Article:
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Sea Dogs founding president and visionary Charlie Eshbach has died

Eshbach was the primary visionary of the Sea Dogs brand and the builder of the franchise. He had been with the team since the beginning.

PORTLAND, Maine — The Portland Sea Dogs announced Tuesday that founding president and general manager Charlie Eshbach has died.

Eshbach was 70 years old, and his death comes after a lengthy illness, the organization said in a release.

Eshbach was the Sea Dogs’ first employee, hired by team founder Dan Burke to lead the return of professional baseball to Portland for the first time since 1949. Eshbach was the primary visionary of the Sea Dogs brand and the builder of the franchise, the organization said in the release.

He served as the team’s president and general manager through the 2010 season and remained as the team’s president through the end of the 2018 season when he stepped down from the position after 25 years. He remained with the club as a senior advisor.

In 2018, he was inducted into the Portland Sea Dogs Hall of Fame.

Bill Burke and Sally McNamara, current Sea Dogs owners and the children of Dan Burke, released the following statement in response to Eshbach's death:

"Charlie Eshbach was the heart and the brains behind the Portland Sea Dogs, advising our father Dan Burke as he worked to bring the team to Portland. His wise counsel and good humor will be dearly missed by all who counted on him for advice and support. We are deeply saddened by his passing and our hearts go out to Ann-Marie and his entire family.”

In 1995, Eshbach co-founded the Strike Out Cancer in Kids program, which has raised over $5,000,000 for the Maine Children's Cancer Program.

“All of us at The Barbara Bush Children’s Hospital at Maine Medical Center and the Maine Children’s Cancer Program are sad to hear about the loss of Charlie Eshbach, who was a great friend to our organization and our patients," Maine Medical Center President Jeff Sanders said in a statement Tuesday. "The Portland Sea Dogs’ ‘Strike Out Cancer in Kids’ Program that Charlie co-founded has made a difference in the lives of countless Maine children, and we will always be grateful for his generous community spirit.”

In the team’s inaugural season in 1994, the Sea Dogs led the league in attendance, attracting over 375,000 fans. Since then, according to the Sea Dogs, the team has consistently ranked among the league's attendance leaders.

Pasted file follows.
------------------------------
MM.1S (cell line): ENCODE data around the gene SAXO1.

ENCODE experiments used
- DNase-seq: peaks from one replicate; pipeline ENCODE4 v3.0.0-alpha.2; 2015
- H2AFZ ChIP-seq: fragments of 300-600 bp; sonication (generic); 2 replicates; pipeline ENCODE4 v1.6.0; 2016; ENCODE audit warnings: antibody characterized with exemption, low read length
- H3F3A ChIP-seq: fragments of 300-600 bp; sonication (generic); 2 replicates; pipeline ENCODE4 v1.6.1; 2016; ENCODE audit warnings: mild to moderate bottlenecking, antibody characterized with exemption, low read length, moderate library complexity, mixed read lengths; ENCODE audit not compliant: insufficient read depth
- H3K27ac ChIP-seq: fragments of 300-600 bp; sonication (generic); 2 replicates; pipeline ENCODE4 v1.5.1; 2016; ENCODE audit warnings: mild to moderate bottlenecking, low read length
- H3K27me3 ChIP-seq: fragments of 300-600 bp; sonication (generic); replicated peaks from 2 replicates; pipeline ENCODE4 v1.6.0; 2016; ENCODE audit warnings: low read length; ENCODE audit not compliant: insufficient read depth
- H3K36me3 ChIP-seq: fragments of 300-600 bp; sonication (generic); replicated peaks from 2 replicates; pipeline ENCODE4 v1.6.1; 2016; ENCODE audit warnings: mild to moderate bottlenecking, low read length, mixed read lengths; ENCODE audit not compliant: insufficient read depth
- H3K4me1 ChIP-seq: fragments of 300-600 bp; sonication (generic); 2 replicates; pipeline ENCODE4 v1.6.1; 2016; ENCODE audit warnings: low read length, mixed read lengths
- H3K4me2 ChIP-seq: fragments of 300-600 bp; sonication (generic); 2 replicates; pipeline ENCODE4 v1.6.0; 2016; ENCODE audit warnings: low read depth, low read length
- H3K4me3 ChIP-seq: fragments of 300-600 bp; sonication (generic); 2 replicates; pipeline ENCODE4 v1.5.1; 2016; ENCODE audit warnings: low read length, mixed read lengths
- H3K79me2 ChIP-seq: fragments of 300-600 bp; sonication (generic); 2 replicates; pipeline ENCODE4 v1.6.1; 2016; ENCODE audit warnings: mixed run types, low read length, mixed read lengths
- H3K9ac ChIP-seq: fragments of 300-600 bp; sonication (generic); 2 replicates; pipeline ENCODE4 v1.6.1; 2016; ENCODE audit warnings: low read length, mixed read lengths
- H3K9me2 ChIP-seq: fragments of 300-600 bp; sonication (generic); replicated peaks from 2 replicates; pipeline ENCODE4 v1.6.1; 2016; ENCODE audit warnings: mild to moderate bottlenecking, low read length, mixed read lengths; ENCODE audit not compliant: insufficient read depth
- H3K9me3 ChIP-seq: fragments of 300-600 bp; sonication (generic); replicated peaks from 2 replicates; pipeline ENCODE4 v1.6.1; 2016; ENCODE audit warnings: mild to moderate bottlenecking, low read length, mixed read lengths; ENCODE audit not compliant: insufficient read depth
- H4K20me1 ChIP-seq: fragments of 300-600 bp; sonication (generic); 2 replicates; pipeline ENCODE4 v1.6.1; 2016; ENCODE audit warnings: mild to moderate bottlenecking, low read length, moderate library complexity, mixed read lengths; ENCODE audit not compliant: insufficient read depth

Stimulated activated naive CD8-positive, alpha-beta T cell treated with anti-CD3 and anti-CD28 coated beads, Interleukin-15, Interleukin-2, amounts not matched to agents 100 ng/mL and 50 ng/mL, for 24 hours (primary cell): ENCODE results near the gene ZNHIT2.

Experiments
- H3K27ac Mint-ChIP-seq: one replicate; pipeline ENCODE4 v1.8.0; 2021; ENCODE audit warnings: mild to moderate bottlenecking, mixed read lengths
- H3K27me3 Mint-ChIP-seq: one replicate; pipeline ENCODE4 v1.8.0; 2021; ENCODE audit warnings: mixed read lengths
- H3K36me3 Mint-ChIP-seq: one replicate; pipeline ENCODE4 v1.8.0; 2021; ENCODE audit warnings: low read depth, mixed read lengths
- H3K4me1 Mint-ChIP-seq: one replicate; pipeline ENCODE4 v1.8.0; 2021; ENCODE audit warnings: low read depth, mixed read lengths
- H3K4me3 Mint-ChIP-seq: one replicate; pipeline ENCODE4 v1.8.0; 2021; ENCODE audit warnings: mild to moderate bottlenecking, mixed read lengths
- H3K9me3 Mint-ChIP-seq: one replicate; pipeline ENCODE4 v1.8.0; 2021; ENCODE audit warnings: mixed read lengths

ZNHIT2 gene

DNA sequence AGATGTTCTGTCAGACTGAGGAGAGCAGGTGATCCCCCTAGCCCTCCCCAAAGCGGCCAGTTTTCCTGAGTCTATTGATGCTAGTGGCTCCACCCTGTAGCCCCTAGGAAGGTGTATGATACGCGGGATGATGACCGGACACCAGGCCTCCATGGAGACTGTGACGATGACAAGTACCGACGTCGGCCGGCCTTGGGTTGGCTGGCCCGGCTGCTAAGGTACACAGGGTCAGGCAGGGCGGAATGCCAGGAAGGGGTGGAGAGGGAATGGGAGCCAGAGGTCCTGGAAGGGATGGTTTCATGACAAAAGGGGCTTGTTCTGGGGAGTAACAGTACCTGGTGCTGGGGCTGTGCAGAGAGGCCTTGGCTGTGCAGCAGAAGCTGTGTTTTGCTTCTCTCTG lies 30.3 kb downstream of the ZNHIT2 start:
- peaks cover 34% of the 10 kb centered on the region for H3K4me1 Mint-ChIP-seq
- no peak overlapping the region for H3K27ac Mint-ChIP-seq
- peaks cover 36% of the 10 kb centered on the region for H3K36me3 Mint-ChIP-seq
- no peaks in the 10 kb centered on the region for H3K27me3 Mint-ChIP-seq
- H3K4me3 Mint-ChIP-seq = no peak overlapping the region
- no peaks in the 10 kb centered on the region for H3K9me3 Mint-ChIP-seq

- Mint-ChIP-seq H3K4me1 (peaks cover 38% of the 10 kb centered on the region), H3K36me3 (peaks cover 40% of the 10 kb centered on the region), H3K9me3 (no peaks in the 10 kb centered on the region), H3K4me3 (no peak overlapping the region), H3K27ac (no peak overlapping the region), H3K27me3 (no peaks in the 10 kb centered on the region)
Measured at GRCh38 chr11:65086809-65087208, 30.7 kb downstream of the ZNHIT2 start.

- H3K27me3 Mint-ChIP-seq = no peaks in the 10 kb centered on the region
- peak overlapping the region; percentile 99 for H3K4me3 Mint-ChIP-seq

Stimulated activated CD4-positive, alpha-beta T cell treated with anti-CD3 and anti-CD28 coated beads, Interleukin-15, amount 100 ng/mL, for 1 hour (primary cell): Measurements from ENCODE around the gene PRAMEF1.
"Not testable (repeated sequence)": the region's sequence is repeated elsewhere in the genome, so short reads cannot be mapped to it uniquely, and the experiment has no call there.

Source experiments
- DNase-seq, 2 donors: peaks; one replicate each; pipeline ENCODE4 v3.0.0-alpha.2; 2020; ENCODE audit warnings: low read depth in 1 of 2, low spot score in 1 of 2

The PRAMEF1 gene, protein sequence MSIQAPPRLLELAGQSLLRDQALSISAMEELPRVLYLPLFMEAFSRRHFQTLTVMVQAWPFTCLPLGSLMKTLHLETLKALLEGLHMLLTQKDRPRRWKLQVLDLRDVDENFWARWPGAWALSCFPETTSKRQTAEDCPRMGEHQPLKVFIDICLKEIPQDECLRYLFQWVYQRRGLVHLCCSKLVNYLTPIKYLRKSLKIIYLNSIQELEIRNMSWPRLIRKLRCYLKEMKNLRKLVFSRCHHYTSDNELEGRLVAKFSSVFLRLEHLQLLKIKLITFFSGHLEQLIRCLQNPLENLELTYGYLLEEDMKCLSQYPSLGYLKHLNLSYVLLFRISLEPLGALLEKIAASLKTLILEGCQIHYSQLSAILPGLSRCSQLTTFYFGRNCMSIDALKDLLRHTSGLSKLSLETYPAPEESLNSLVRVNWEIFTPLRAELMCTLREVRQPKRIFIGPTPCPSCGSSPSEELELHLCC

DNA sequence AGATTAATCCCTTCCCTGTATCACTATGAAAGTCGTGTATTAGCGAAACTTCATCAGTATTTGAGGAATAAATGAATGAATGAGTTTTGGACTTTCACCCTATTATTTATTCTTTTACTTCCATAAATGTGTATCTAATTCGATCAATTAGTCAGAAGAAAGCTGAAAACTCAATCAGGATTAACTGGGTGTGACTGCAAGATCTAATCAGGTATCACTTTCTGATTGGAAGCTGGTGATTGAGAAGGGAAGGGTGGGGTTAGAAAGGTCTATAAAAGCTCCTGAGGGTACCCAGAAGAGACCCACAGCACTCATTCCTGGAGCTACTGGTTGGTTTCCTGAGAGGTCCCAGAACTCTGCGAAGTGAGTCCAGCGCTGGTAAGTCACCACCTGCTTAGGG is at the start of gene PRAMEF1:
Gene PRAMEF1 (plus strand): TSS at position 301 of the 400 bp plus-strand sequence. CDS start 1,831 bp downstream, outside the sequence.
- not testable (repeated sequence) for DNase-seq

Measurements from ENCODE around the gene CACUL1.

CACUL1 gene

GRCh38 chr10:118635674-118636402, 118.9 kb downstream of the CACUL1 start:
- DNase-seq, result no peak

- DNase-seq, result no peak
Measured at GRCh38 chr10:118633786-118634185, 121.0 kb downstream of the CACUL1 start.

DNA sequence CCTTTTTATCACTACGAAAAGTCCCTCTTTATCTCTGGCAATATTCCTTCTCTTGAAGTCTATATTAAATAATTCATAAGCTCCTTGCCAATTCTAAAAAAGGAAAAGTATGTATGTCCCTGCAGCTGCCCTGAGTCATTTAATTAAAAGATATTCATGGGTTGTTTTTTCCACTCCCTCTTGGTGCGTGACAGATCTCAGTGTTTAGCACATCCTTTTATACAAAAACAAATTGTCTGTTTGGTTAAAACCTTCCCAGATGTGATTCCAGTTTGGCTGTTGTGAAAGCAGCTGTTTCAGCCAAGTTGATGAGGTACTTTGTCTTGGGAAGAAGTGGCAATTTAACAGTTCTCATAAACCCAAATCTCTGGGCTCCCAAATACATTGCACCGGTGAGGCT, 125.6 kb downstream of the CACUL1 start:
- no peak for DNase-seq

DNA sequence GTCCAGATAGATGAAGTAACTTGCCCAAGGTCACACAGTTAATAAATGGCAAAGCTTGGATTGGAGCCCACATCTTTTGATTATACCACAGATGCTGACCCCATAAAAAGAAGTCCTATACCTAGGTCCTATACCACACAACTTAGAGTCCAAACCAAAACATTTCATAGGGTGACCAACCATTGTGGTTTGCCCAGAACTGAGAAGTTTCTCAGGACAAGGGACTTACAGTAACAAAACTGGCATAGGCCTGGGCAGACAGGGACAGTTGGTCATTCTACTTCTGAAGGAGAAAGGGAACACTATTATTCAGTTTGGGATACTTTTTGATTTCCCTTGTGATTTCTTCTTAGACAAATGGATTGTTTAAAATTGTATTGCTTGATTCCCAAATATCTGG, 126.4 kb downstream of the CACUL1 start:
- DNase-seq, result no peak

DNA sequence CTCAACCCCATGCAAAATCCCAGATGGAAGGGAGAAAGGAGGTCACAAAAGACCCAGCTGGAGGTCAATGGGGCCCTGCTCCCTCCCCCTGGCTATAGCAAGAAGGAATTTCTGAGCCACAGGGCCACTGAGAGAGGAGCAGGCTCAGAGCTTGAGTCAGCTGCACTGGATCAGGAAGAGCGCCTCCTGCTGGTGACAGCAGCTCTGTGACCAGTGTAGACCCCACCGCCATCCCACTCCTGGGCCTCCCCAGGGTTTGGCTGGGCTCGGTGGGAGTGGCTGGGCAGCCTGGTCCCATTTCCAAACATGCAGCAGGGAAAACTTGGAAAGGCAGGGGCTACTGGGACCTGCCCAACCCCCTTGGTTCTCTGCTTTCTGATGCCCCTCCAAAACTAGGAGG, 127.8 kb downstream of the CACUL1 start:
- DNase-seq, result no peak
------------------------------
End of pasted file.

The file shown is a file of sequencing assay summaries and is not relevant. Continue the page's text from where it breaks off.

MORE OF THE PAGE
For his efforts, Eshbach was honored as the Eastern League Executive of the Year in 1994 and 2002. In 2013, he was named the “King of Baseball." The "King of Baseball" is a long-standing tradition in which Minor League Baseball salutes a veteran from the professional baseball world for long-time dedication and service. It is the highest individual honor in Minor League Baseball.

The Red Sox expressed their condolences in a Twitter post on Tuesday. 

"He was a benevolent force and his passion for the game, the Sea Dogs, and the Red Sox made an indelible impact on both players and fans," they wrote. 

Jim Knowlen, the Sea Dogs' longest-serving usher, shared with NEWS CENTER Maine in May that he got the job 25 years ago after meeting Eshbach.

"'Charlie, I am a cook at the University of Southern Maine. I am 65 years old. In two years, I will be retiring, and I will like to work for the Sea Dogs. How do I do it?'" he said, recreating the conversation.

A few weeks after submitting his application, Knowlen got the job.

NEWS CENTER Maine asked Knowlen on Tuesday about the characteristics he remembers about Eshbach.

"Very good. Very strict. Followed the rules. Pleasant," he said.

Eshbach's Minor League Baseball career spanned 45 years. Prior to joining the Sea Dogs, he served for 11 years as Eastern League president and was presented the inaugural Warren Giles Award for outstanding service as a league president in 1984. 

During his time as league president, Eshbach served a three-year term on the Executive Committee of Minor League Baseball and served as interim president of Minor League Baseball in 1988. He began his career in Minor League Baseball in 1974 with the Elmira Pioneers (NY-Penn League). In 1975 he joined the Bristol Red Sox, Boston's Double-A team in the Eastern League. Eshbach also served as general manager of the Reading Phillies in 1978.

Eshbach is survived by his wife Ann-Marie and sons Brian and Scott, along with grandchildren Charlie and Audrey Eshbach.

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